- Some of this would be solved with a veteran shooter who can play RW. There simply aren’t many of those types available, as too few teams have fallen out of contention.
Lots of hammering about Jonas Gustavsson today, fans and media suggesting it was a terrible bet. It was. In April, when we looked at the free agents available, I listed four reasonable bets—none of whom were Jonas Gustavsson. Some of my bets haven’t worked out either, but the Gustavsson bet was poor from day one and had little chance (based on what we know) to work. It isn’t a matter of picking on Peter Chiarelli, this was a wayward bet that had no easy explanation. That is not a good thing.
FROM THE OTHER SIDE
- Jake Sundstrom: It’s hard to figure out exactly what the best lines are for Edmonton because Todd McLellan likes to blend lines in Alberta just as much as he did in San Jose. Maroon has spend time with Connor McDavid, Jordan Eberle and Leon Draisaitl — sometimes with two of the aforementioned three. And Edmonton can’t resist sending Milan Lucic out on the top line with McDavid, despite his skillset being better suited to a third-line role.
- Jake Sundstrom: That gives San Jose an advantage, of course. McDavid took the Sharks’ lunch money in their last meeting by embarrassing Joe Thornton and company with his speed, but keeping a hit-first player like Lucic out there helps mitigate the damage. That might change with Timo Meier on the ice, but McDavid is going to be the best player in the NHL before his career is over, so expect the Sharks to take the L while he’s on the ice.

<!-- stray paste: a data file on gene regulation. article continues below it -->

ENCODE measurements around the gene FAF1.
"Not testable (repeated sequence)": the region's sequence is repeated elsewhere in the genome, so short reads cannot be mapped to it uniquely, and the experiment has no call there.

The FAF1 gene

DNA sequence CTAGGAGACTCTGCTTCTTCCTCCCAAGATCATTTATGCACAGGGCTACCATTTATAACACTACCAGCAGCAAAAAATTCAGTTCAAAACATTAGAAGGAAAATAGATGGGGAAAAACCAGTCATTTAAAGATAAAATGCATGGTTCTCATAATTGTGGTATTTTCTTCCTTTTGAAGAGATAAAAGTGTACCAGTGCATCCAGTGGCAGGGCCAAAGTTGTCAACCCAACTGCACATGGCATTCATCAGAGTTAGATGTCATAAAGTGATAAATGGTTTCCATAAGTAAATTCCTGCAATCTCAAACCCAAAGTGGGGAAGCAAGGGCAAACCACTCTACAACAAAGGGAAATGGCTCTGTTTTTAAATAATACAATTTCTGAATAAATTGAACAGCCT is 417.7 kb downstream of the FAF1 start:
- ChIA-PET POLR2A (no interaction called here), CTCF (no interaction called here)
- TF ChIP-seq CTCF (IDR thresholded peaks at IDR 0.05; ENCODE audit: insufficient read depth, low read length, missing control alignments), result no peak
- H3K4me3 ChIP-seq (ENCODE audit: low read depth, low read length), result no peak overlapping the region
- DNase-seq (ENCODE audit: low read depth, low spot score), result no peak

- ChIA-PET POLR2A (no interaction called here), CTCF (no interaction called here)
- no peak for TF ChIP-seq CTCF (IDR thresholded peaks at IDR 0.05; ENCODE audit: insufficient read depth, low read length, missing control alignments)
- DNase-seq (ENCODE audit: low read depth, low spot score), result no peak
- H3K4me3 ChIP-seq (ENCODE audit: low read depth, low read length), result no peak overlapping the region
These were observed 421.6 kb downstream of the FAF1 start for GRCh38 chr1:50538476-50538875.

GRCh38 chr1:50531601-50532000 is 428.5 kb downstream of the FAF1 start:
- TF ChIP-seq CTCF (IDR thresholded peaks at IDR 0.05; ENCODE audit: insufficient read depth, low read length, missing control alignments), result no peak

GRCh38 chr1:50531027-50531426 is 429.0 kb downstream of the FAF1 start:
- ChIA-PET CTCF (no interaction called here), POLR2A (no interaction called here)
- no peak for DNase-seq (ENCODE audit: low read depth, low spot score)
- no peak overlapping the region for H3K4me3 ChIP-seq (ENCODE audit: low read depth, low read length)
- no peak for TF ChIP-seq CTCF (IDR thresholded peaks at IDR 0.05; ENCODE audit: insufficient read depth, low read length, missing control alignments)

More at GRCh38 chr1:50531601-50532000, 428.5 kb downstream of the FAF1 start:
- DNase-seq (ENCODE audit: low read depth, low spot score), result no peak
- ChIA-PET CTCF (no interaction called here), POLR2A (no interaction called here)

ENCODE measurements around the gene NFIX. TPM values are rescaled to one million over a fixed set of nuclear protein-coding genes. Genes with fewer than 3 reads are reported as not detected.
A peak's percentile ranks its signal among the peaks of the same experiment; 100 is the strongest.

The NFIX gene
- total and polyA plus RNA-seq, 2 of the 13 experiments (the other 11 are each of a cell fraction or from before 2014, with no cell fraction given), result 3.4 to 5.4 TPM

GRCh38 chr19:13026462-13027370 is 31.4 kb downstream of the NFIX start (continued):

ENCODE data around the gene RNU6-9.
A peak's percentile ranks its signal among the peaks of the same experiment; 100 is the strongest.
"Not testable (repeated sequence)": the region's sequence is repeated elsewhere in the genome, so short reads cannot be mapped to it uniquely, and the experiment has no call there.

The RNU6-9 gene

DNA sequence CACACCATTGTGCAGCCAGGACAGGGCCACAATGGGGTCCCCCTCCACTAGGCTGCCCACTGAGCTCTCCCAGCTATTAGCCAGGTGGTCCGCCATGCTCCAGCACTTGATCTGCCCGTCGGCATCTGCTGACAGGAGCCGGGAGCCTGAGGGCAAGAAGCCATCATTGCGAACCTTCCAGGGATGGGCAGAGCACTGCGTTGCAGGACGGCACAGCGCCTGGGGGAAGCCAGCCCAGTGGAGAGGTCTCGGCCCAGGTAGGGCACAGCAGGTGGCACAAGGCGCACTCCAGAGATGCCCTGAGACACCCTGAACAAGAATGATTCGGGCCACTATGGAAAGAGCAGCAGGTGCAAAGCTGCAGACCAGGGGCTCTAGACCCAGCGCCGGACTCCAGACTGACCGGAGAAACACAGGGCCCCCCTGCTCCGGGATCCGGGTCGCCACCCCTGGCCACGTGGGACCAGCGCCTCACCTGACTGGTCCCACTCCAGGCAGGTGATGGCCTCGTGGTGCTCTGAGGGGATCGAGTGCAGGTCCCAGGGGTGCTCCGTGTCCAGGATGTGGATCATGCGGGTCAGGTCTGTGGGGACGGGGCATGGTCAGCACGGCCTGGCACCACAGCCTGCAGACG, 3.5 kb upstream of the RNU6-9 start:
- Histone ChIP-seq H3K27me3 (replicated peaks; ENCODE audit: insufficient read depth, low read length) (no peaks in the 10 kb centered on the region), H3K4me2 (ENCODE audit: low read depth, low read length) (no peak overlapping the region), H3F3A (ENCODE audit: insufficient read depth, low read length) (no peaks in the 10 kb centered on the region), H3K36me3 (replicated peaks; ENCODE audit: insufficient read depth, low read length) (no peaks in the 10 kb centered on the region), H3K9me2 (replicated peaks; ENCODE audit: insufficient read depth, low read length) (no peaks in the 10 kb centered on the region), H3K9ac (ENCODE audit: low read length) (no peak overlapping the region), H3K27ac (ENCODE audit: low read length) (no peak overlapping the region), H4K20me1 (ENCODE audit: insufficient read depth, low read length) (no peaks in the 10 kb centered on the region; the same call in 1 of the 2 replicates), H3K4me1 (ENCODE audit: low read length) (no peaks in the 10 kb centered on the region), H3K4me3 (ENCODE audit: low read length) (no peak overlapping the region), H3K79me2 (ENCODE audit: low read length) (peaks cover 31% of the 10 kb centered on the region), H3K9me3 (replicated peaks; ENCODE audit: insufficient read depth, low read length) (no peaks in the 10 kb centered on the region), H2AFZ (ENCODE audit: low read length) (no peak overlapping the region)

The first dominant line I remember well was the Wayne Cashman—Phil Esposito—Ken Hodge line of the late 1960s through early 1970s. Cashman was basically Ryan Smyth without the mullet, Phil Esposito is unique in human history (picture a giant rock in the slot, with good hands) and Hodge was the guy who combined a lot of skill elements. He was a bigger guy, not overly physical, but a sharp passer and he had a very good shot.
McDavid and Esposito are as far apart as one can get in terms of actual style, but their impact on the game is somewhat similar—of course Esposito had Orr back there to help. Hodge complemented this line by being able to do multiple things, and for McDavid that man may be Leon.
Draisaitl can transport the puck, he can shoot, he is a sublime passer. Folks, I know some of you will hate me, but the search may be over and it may be Leon. The number of posters who want LD at C is myriad, but I think he has found a higher calling. The McDavid line.
LOWDOWN WITH LOWETIDE
At 10 this morning, TSN1260. Scheduled to appear:
- Jonathan Willis, Oilers Nation. The power of the McDavid line, Benning as Calder candidate, the week past and the one to come.
- Jake Sundstrom, Fear the Fin. We will chat about the best team in the Pacific and what is working and what is not working.
- Scott Cullen, TSN. We will go around as many Canadian NHL cities as we can and check in on the current situations.
10-1260 text, @Lowetide on twitter. Talk soon!